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Coaching FAQ's
Coaching FAQ's


Here are the most frequently asked questions on coaching:

What’s the difference between coaching and mentoring?

Coaching is primarily about performance and the development of specific skills. Mentoring is much more broadly based and intuitive. It focuses on developing capability and includes, for example, helping someone establish a viable career plan.

Do good coaches only ask questions?

No. Good coaches recognise when to tell, show, suggest or ask questions — depending on the learner’s need at the time. Coaches who stick to questioning style can be very irritating.

How long should a coaching session last?

Informal, ad-hoc coaching can take just a few minutes and may occur anywhere – say at the coffee machine. Formal coaching, where there is a clear agenda and deeper discussion is needed, typically takes a minimum of 30 minutes and sometimes as long as 90 minutes.

What’s the responsibility of the learner?

Learners get the best out of the relationship when they prepare for formal coaching sessions. In particular, they should be clear about what their learning need is and what thinking they have already done around it.

Who makes the best coach?

Many experts make lousy coaches, because they can’t empathise with the learner’s problems. Good coaches are people who have the insight to understand how they learned skills and the patience to help other people develop their own route to learning.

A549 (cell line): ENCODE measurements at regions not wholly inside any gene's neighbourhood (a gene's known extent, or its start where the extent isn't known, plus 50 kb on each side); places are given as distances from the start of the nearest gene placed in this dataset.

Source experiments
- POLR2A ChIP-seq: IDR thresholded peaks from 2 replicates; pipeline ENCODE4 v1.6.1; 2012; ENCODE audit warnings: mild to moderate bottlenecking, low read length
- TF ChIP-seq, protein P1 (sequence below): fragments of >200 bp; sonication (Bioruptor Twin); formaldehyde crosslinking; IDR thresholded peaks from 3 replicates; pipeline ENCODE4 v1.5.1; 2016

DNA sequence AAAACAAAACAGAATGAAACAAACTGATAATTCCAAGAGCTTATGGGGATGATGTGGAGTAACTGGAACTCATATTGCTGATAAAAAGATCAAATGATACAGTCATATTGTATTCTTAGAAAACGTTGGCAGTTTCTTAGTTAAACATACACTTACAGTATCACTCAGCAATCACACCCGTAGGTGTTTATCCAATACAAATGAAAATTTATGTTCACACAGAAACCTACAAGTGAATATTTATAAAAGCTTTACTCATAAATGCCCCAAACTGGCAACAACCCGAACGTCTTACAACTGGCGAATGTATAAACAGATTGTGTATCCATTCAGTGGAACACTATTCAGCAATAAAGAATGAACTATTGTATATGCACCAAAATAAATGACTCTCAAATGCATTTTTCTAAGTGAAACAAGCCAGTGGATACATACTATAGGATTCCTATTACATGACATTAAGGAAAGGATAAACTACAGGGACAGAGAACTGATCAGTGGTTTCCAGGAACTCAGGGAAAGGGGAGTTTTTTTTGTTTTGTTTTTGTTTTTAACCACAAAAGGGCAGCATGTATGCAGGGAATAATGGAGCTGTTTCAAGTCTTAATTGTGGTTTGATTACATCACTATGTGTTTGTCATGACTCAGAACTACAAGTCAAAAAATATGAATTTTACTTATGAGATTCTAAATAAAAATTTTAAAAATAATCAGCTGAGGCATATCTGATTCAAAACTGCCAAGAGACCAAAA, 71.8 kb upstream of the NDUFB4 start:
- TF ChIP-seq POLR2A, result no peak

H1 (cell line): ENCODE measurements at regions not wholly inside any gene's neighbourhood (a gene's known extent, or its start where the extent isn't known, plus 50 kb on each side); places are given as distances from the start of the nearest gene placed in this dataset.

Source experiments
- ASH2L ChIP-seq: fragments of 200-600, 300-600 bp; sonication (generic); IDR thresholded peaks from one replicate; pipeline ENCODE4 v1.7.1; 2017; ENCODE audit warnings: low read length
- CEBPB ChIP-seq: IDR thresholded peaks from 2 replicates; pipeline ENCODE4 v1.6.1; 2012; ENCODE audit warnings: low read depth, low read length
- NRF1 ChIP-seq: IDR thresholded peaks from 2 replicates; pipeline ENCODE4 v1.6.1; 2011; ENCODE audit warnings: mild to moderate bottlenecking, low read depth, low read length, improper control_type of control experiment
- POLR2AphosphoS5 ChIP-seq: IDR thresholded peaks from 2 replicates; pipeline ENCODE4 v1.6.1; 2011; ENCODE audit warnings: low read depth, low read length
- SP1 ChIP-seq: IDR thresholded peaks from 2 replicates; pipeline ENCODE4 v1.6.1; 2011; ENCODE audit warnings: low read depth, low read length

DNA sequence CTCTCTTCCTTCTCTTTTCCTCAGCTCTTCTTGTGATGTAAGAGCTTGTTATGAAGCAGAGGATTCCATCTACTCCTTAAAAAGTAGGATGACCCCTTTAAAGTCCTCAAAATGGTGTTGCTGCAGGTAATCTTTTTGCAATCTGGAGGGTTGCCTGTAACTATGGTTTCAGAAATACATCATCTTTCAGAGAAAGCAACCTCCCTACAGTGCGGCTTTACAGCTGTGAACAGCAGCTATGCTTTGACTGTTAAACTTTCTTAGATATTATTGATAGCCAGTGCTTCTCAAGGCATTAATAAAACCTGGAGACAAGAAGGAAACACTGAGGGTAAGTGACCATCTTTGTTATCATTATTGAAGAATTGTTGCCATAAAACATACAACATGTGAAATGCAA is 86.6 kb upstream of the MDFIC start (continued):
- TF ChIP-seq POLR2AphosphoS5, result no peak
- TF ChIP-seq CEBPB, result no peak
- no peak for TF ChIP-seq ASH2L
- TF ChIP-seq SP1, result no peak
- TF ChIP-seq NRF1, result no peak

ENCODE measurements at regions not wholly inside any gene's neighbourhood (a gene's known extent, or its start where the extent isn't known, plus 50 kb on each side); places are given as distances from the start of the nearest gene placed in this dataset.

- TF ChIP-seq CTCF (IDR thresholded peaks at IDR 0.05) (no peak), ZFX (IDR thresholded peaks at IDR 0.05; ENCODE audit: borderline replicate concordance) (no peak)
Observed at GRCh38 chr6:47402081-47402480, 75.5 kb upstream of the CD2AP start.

Is there a difference between sports coaching and coaching in business?

Yes:  sports coaching focus on physical skills and on mental attitude. Business coaching focuses on a mixture of technical and behavioural skills. Both, however, have improved performance as their goal.

Can you really coach a team?

Yes, but to succeed you also need to coach the individuals at the same time. Team coaching focuses on the interaction between people. The coach acts to foster instinctive understanding and positive regard between members of the team, so that their efforts can be better co-ordinated.

Does the line manager have to be a coach?

Coaching is one of the core skills of a line manager. However, truly effective team leaders concentrate less on giving coaching themselves, than creating the environment where coaching behaviours occur naturally between members of the team.

Is there a difference between internal and external coaches?

Where the internal coach is also the line manager, coaching is often seen as a means of increasing motivation within the team. External coaches typically have a much more short-term involvement, focusing on specific areas of developmental need or performance management.



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